My Approach to Helping
Are you or your child struggling with stress, depression, or anxiety? Do you want to have better relationships with your friends, children, or spouse? Do you feel frustrated, out of control, or hopeless? Located in the ultra private neighborhood of Serra Retreat Malibu, minutes from the Pepperdine campus, I specialize in psychotherapy for children, adolescents, couples, and individual adults. I am trained in short term treatment modalities (such as CBT and DBT) and offer more intensive psychoanalytic treatment designed for clients who require a high degree of therapeutic support. Treatment plans are customized based on your specific needs and resources.
I specialize in working with childhood behavioral disorders including ADHD, oppositional defiant disorder, children and adults on the autism spectrum, marital conflicts such as betrayal and sex addiction, and family conflicts. My clients have found the integrative treatment approach I offer to be effective in creating long-term positive change.
I have been trained in attachment theory by U.C. Berkeley Professors Mary Main and Eric Hesse, I practice EMDR with both children and adults, and am certified by DCFS to work with childhood trauma. I am a trained psychoanalyst, with degrees from UCLA, USC, and ICP.
Specific Issue(s) I'm Skilled at Helping With
I have worked with children and adolescents in a private practice for over a decade with all varieties of behavioral and psychiatric difficulties, such as ADHD, oppositional defiant disorder, and anxiety. I have helped couples to strengthen their bond, repair their marriages, struggling with issues such as betrayal and sexual addiction. I have worked with individual adults with depression, anxiety, OCD, schizophrenia, and bipolar disorder.
Working with all stages of human development I believe that I have a unique perspective that helps me to create an individualized treatment customized to each client based on need and resources.
How Psychotherapy Can Help
Many people who attend psychotherapy come to realize, sometimes even after just one session, that the skills they have relied upon to cope for so many years are actually harming them instead of helping. Psychotherapy can help your marriage or relationship, child or teenager, or you as an individual replace your old ways of coping, which have long ago ceased to be useful, with more effective methods.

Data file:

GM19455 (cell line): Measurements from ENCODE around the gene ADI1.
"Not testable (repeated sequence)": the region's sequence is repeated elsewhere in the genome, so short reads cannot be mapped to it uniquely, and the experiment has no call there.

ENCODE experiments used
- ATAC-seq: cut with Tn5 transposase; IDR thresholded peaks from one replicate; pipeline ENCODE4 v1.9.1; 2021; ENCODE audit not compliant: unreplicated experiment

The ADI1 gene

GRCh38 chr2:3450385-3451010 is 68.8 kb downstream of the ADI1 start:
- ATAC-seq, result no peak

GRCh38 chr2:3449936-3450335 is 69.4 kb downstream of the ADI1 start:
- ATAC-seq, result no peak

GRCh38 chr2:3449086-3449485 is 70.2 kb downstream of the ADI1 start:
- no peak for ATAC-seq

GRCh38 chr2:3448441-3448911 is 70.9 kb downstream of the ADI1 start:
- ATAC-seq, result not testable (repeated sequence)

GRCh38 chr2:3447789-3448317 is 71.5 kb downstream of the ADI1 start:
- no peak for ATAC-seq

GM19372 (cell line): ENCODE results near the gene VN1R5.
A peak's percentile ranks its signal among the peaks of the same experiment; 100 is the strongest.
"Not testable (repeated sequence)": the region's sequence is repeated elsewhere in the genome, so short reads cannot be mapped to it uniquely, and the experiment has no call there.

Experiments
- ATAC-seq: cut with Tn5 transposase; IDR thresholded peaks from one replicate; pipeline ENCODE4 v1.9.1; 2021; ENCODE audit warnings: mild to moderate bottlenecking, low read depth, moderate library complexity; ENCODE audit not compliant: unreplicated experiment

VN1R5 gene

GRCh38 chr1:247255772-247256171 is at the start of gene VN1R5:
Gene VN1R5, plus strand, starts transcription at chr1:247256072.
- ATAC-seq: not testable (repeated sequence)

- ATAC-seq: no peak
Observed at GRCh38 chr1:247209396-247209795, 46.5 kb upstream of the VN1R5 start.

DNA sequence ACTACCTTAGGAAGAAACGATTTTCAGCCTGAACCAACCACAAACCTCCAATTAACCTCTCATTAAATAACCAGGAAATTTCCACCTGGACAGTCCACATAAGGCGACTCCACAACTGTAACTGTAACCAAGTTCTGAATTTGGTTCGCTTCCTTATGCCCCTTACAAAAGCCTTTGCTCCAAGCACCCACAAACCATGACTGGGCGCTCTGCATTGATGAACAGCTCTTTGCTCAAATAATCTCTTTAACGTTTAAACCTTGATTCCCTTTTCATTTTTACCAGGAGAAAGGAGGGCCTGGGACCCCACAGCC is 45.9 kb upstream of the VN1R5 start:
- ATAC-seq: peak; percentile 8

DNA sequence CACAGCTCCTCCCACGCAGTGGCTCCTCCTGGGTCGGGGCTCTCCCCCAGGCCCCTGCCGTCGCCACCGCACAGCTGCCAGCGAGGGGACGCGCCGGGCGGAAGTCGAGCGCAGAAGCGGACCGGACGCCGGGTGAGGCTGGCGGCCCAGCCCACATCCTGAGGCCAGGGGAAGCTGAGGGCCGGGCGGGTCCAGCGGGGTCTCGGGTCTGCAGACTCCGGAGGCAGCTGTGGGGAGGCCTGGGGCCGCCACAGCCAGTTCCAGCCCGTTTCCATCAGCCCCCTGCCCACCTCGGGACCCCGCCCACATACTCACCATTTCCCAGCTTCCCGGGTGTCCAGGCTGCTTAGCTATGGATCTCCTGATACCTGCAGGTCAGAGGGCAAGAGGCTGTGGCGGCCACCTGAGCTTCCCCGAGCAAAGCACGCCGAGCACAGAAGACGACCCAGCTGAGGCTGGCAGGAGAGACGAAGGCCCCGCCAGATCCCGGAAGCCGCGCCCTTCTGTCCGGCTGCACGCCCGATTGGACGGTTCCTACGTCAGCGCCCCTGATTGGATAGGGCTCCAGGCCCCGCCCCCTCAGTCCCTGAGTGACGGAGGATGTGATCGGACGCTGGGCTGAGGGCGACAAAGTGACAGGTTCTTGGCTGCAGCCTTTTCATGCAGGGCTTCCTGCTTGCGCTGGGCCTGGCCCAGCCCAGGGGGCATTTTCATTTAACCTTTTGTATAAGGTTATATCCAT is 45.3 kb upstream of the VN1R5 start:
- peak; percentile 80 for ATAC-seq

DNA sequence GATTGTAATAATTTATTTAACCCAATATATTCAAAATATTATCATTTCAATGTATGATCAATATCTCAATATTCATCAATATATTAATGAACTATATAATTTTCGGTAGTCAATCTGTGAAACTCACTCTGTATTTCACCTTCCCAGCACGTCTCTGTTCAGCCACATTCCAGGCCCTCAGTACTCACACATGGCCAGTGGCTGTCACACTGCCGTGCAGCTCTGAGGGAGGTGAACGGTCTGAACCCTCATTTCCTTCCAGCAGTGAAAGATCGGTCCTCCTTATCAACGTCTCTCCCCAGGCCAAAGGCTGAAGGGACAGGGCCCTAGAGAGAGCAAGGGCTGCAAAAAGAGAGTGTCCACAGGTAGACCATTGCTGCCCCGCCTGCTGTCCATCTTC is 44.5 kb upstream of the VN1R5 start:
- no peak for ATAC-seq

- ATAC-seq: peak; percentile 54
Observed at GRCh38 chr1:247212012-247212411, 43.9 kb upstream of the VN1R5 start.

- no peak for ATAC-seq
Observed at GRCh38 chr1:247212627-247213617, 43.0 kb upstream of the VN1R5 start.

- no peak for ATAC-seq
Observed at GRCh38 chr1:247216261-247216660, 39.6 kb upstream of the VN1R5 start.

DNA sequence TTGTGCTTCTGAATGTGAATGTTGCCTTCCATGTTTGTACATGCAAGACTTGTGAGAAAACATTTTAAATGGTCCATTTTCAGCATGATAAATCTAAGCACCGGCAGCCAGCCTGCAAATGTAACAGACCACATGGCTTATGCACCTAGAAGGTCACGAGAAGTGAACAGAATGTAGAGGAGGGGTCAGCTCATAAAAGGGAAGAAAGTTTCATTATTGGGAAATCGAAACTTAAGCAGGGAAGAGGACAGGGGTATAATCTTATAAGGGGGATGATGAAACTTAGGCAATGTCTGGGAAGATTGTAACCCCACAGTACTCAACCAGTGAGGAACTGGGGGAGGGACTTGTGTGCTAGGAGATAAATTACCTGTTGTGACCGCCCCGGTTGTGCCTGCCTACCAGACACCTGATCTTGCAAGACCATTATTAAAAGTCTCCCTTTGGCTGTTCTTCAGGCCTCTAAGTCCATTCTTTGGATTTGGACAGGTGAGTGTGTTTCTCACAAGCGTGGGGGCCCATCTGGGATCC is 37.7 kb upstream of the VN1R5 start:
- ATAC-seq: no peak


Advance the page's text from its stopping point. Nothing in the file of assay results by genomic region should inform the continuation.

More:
My Therapy Focus
Treatment plans are customized based on your specific needs and resources. I am trained in short term models of treatment such as EMDR, CBT, DBT. I am also a trained psychoanalyst and offer more intensive treatment designed for clients who require a high degree of therapeutic support.
Important Factors for Choosing a Therapist
Today, there is so much variability among mental health practitioners in terms of training, licensing, and schooling. What do all those letters behind the person's name mean? And what is the difference between an MFT, LCSW, Psy.D., LPCC?
While I would like to endorse my own masters and doctorate degrees because I worked very hard to earn them, it is not the important factor in choosing a psychotherapist. Finding a good fit is what matters most. Someone who you feel understands you, because ultimately it is through this understanding that you can be helped.
Sure books, experience, and licenses are important, that's a given. But the bond between therapist and client is not something developed through book learning.
My View on the Nature of 'Disorders'
I wrote my doctoral dissertation on the impact of culture and history on childhood disorders. I view disorders as just that, a cultural and historical phenomenon. In other words, our definition of what is disordered changes with the times and culture. And, the expectations you place upon yourself, your relationship or marriage, and your children are also culturally embedded.
Being labeled as, or thinking of oneself as disordered can be a relief for some because it allows a person to finally put a name on what they've been experiencing, to define what has for so long been indefinable. However, it also can be debilitating, causing a person to become isolated and lonely. Friends, family, employers often do not understand what you're experiencing, and you feel marginalized.
What I've come to understand about people who think of themselves as "disordered" is that, in general, they are healthier and more capable than those around them. However, they lack a good understanding of themselves because their identity has been reflected back to them by a fun house mirror, distorted by others who lack empathy and understanding. Therapy helps by correcting these distortions.